We expect further distress in the aviation sector into 2021. The market challenges facing many smaller and financially weaker companies in the supply chain means that they will face existential challenges over the next 12 months, with pressures mounting as the current backlog of work runs out. It is important that companies map out potential risks and put in place robust contingency plans. Having the courage and vision to explore options to streamline a business if appropriate is critical. Businesses should focus on conserving cash, find ways to reduce costs and be competitive on price. The ability to challenge and re-examine every aspect of the business is paramount, and it’s worth noting a simple reduction approach may not always be best.

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Restructuring in the aviation industry

The ability to identify risks, scenario plan and maximise the runway for change, through cash management, is a key starting point. This is what all management teams are focused on, and they should continue to keep a close eye on operations. As demand in civil aviation slowly bounces back, businesses that were operating at the cutting-edge of aerospace, dealing in the latest materials and technologies before the pandemic hit, should then expect to see a gradual resurgence in demand.

Conclusion

While we expect deeper aviation restructurings and an inevitably higher level of insolvencies in this cycle, there are a number of options for businesses to consider. Management teams in this sector are aware of these issues and many have been working hard to address them. What they need is continued support in contingency planning in order to help them ride out the months ahead. The aviation industry has always been a truly global industry, with various parts of aircraft being designed, tested, and manufactured worldwide. Careful thought and strategic planning carried out now will provide the best chance, not only of its survival, but also future strength and growth opportunities. FRP have undertaken a number of assignments in the sector both pre and post-COVID helping clients assess options, and have lead successful negotiations with global customers such as Rolls-Royce and Safran. For businesses currently facing challenges, our team work closely with sector specialist interim and turnaround experts to ensure we deliver both operational and financial turnaround solutions. Options might include Company Voluntary Arrangements (CVAs) which can offer a route to rehabilitate companies while optimising value and outcomes for stakeholders. FRP have also advised businesses in the sector seeking acquisition opportunities.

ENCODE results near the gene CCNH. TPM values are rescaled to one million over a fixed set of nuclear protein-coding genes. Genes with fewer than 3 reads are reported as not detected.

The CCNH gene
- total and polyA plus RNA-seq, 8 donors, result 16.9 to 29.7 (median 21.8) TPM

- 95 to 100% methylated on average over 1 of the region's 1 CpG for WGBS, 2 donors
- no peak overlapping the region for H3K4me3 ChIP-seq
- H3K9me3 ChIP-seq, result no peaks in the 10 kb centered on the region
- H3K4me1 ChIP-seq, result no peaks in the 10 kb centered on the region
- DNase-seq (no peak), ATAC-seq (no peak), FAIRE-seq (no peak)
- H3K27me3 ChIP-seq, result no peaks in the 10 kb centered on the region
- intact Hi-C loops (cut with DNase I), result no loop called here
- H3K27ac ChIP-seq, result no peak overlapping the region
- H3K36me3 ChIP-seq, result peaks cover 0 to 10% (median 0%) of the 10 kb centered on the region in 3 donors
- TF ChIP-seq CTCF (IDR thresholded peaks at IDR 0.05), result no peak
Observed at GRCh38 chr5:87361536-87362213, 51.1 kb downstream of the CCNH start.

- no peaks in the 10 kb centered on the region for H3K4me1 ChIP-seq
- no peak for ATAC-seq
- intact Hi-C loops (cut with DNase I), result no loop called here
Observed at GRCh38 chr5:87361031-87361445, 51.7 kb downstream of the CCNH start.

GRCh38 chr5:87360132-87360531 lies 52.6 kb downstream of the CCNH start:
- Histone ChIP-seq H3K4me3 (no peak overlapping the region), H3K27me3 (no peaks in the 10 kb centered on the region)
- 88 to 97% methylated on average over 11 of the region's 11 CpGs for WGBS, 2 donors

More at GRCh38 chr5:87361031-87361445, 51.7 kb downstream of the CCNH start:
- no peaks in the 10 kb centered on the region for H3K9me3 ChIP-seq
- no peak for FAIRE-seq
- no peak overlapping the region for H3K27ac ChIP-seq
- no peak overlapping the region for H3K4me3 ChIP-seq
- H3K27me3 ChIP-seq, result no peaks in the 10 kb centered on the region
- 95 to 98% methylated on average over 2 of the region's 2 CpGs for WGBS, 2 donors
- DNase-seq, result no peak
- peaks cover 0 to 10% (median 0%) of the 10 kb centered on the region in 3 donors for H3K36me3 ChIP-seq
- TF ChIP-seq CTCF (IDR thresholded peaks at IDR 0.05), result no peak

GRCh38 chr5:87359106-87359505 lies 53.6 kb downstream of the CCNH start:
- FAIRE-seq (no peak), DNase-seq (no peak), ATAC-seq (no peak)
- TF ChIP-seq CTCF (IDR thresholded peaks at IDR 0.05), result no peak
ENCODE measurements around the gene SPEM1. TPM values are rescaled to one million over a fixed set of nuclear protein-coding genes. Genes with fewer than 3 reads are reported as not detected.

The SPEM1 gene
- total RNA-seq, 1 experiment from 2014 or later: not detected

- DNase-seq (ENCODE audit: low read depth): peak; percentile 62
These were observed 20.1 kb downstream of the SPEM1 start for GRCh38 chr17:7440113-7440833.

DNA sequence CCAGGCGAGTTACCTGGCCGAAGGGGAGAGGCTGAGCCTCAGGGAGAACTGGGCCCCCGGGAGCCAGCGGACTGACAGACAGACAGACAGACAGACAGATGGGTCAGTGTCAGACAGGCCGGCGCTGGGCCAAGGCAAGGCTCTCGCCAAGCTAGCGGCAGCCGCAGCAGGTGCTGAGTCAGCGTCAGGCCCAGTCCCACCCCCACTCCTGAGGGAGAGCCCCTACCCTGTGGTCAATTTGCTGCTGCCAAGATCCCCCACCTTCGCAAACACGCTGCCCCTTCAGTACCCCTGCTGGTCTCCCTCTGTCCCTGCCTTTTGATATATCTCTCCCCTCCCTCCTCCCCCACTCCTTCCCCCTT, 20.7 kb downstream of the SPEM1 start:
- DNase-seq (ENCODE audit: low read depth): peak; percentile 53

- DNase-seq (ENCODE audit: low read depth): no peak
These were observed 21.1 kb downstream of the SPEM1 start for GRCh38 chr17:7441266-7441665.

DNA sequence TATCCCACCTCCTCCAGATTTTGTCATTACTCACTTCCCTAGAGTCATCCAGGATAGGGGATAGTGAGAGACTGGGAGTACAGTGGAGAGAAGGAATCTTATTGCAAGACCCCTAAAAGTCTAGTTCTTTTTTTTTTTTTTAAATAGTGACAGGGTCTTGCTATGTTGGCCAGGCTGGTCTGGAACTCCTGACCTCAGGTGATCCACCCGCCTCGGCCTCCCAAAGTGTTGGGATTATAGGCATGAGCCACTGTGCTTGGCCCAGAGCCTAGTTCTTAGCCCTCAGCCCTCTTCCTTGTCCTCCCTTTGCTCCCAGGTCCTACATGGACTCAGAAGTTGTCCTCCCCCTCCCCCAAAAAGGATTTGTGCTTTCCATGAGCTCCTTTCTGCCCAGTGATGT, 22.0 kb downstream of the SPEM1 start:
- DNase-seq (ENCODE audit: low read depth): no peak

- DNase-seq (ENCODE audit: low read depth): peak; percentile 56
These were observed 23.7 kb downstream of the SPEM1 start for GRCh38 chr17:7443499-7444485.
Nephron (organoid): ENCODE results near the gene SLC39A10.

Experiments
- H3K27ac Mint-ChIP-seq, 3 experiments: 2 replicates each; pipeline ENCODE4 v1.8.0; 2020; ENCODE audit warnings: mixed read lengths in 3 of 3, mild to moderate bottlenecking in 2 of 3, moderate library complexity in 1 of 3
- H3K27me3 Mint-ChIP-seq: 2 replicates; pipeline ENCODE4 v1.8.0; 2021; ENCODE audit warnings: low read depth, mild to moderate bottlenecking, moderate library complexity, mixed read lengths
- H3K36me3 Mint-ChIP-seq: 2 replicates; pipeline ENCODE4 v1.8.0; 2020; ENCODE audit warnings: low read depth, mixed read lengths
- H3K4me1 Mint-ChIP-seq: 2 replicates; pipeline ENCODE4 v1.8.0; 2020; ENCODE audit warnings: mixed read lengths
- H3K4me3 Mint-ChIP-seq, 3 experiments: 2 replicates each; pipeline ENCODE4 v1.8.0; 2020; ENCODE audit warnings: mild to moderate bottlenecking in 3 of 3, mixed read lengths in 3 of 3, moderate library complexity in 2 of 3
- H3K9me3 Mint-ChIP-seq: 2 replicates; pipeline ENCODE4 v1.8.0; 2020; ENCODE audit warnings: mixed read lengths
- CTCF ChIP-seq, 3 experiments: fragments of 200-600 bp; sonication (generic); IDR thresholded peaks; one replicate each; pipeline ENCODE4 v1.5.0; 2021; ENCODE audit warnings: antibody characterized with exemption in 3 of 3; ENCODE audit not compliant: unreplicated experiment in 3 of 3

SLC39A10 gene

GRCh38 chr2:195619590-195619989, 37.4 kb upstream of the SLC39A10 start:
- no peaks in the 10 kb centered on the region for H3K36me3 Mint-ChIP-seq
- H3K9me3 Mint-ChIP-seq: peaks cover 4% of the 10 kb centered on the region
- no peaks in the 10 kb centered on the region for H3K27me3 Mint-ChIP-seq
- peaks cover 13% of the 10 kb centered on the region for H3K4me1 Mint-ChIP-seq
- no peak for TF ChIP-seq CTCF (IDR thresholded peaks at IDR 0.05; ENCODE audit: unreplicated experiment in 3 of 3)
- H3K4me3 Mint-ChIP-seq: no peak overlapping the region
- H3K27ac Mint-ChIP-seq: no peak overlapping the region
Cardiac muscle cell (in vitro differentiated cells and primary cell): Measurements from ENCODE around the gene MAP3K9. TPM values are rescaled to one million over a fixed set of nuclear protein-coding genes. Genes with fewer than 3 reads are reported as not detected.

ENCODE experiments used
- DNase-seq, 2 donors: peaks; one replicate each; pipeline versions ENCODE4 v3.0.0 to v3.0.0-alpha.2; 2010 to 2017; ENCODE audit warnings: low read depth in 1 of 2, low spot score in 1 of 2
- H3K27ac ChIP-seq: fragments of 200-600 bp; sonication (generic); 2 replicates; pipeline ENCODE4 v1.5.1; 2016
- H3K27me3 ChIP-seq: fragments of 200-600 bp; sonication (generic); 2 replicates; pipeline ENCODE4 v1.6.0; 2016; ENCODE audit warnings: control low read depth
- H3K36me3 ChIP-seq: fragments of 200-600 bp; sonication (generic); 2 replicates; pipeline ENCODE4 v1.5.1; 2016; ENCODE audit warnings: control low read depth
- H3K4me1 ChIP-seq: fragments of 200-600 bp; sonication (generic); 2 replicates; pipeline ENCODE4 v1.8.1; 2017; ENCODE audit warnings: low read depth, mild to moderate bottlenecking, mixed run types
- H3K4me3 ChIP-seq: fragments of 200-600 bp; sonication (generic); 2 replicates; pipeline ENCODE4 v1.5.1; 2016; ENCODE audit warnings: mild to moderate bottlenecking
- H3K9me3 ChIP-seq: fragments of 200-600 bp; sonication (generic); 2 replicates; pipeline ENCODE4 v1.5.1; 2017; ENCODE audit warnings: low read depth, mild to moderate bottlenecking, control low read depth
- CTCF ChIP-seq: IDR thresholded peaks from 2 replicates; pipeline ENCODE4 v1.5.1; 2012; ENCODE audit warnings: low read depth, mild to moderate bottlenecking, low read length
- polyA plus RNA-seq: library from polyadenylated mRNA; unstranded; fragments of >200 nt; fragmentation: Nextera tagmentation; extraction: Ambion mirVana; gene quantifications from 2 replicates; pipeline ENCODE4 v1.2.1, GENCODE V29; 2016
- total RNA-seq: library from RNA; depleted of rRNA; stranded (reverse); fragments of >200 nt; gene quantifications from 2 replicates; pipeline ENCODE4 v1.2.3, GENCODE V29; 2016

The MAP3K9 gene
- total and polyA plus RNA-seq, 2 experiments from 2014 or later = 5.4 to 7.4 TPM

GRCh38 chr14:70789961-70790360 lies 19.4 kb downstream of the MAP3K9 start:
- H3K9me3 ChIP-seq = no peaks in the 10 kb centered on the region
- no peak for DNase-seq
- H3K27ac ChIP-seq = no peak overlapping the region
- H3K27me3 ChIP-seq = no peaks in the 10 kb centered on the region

Restructuring advisory

Corporate restructuring

Corporate advisory

Contentious insolvency

Solvent restructuring

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There are a number of specific challenges when dealing with the sector, which can make them more complex to successfully restructure. from its initial post-COVID low point it remains at only 50-60 per cent of pr -COVID demand, and the expe t tion is that recov ry will b prolonged, with analysts Phil Reynolds Restructuring Advisory predicting it will take until at least 2024 before the industry rebounds to pre-COVID levels. Phil Armstrong Restructuring Advisory Whilst civil aviation has seen a partial recovery in demand

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FRP Advisory Trading Limited is a company incorporated in England and Wales registered number 12315855

October 2020